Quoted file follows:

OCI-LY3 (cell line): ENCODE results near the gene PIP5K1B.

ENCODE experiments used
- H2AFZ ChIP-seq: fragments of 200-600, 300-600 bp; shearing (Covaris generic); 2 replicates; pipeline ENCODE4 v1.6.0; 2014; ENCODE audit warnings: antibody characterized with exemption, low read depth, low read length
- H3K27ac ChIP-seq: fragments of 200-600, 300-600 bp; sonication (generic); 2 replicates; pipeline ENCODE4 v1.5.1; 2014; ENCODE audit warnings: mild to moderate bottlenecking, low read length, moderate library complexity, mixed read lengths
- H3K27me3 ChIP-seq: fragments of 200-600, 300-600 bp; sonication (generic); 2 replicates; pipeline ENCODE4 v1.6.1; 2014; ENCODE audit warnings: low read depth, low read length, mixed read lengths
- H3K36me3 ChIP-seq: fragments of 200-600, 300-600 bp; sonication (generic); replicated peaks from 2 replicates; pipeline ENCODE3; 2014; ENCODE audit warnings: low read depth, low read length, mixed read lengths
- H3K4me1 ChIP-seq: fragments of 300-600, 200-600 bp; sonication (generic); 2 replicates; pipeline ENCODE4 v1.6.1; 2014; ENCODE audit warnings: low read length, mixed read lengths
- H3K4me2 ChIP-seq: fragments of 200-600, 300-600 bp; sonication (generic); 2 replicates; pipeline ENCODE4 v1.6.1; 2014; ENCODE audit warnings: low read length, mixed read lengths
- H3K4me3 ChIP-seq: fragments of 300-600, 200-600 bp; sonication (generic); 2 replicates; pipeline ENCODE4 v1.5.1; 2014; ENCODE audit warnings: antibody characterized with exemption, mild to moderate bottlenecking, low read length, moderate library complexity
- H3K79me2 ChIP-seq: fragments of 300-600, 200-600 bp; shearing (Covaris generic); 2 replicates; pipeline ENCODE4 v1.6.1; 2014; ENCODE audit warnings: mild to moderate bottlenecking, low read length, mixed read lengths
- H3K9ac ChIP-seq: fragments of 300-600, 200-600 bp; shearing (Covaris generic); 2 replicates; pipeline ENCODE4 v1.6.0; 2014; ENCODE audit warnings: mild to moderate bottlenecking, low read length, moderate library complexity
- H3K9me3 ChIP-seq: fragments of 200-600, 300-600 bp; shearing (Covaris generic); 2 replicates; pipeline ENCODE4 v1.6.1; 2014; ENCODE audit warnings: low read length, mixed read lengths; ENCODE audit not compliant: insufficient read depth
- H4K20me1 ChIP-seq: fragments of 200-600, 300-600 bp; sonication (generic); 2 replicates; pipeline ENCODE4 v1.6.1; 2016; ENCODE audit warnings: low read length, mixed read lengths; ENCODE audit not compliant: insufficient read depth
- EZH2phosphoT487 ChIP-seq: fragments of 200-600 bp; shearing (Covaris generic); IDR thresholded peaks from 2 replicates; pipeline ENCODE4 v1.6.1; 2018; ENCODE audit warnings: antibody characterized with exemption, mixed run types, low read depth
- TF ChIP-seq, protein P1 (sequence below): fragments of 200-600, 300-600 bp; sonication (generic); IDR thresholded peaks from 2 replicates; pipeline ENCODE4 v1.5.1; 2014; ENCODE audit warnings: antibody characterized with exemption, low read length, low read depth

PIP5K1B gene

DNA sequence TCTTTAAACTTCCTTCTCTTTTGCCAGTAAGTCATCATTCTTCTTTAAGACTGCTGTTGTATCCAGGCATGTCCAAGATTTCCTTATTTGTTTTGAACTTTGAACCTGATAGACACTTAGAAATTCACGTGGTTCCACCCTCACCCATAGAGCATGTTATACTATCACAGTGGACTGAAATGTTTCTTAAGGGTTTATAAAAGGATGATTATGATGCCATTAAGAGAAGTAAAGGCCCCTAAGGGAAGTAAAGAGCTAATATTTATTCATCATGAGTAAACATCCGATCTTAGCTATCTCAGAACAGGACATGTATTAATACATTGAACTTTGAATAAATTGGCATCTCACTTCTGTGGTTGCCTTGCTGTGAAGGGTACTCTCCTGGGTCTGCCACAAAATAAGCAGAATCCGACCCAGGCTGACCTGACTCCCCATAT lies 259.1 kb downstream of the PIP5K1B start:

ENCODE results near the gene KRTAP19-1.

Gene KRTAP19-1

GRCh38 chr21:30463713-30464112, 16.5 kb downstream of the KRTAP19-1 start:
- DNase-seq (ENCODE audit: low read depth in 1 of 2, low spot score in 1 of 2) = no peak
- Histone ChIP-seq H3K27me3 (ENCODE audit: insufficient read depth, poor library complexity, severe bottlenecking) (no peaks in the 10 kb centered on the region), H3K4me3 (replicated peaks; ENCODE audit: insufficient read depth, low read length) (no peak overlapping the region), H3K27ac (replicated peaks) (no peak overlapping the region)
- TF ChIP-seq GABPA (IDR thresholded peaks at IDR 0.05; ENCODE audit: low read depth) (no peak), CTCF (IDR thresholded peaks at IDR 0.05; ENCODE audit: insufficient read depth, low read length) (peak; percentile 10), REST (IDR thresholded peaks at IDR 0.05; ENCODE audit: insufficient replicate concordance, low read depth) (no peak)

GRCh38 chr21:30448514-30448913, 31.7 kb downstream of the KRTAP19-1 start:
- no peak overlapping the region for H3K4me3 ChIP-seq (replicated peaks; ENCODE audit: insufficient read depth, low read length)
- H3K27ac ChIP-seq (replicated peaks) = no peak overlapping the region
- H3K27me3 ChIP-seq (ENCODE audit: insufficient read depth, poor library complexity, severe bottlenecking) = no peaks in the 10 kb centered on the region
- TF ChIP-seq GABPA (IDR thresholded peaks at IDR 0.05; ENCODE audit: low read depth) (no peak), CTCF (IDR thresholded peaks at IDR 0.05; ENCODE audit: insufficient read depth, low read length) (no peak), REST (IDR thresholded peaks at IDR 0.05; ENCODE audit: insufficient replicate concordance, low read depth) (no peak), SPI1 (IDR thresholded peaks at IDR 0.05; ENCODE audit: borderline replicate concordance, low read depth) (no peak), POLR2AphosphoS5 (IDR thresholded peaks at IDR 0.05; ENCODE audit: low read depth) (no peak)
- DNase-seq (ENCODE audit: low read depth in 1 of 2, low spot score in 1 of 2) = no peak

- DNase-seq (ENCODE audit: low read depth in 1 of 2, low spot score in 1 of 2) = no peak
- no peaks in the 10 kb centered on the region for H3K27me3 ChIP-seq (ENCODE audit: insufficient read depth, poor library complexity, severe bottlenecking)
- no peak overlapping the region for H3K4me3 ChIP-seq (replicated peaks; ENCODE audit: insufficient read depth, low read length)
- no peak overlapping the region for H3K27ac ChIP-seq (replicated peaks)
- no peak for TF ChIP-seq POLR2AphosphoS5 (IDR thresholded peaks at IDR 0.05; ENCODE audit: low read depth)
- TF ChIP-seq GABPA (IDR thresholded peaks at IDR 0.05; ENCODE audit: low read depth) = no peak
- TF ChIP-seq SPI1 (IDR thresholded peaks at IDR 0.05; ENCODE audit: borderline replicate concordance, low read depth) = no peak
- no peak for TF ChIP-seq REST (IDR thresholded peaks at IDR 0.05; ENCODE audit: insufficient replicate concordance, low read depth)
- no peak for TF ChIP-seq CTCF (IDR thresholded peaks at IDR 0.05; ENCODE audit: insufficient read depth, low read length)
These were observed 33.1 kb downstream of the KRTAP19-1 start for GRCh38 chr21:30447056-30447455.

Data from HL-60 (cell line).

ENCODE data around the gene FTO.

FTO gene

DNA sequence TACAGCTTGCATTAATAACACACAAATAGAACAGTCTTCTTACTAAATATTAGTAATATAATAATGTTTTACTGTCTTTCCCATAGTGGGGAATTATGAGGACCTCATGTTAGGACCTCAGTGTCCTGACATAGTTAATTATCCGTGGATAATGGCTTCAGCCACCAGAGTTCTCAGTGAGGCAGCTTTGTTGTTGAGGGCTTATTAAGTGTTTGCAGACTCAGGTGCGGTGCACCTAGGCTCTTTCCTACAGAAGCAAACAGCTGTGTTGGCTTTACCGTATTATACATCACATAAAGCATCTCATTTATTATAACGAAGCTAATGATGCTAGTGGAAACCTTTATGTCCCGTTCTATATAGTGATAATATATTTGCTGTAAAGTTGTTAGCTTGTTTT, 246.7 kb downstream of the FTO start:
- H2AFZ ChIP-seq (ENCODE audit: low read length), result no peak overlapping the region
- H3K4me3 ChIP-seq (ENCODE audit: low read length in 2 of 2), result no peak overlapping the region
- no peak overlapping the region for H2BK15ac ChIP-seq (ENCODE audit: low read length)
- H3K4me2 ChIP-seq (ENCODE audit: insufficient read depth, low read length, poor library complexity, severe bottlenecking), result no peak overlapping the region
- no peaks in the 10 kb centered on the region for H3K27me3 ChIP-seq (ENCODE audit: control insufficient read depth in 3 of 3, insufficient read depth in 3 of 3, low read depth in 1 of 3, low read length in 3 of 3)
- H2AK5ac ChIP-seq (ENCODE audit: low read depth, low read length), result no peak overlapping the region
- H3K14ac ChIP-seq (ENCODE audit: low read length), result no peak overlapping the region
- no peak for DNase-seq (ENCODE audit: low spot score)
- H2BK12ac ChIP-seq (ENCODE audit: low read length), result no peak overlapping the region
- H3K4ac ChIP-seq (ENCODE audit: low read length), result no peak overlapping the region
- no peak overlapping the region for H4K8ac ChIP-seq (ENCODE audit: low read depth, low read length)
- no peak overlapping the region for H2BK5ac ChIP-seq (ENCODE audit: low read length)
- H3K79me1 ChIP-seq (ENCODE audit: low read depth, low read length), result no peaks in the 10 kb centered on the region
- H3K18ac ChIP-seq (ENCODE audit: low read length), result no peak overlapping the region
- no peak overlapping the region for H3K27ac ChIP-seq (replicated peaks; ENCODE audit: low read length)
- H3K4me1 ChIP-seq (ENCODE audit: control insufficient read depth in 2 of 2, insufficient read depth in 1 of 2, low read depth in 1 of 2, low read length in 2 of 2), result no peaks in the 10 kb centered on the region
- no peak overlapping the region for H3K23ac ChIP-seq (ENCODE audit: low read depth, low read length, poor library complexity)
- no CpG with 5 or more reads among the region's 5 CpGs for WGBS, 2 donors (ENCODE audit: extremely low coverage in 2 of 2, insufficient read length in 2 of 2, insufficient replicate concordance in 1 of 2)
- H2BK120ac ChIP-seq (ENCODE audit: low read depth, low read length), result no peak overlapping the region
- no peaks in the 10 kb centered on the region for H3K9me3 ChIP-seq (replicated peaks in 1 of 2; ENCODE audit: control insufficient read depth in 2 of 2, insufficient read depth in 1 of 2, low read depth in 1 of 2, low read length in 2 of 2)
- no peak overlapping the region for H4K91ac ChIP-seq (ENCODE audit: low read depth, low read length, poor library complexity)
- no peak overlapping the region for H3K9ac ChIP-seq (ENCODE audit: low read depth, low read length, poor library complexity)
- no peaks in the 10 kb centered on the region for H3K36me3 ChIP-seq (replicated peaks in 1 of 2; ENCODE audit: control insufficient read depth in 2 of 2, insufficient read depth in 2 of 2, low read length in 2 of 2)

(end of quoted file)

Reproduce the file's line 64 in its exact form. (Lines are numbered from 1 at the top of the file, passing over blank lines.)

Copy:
- no peak overlapping the region for H4K91ac ChIP-seq (ENCODE audit: low read depth, low read length, poor library complexity)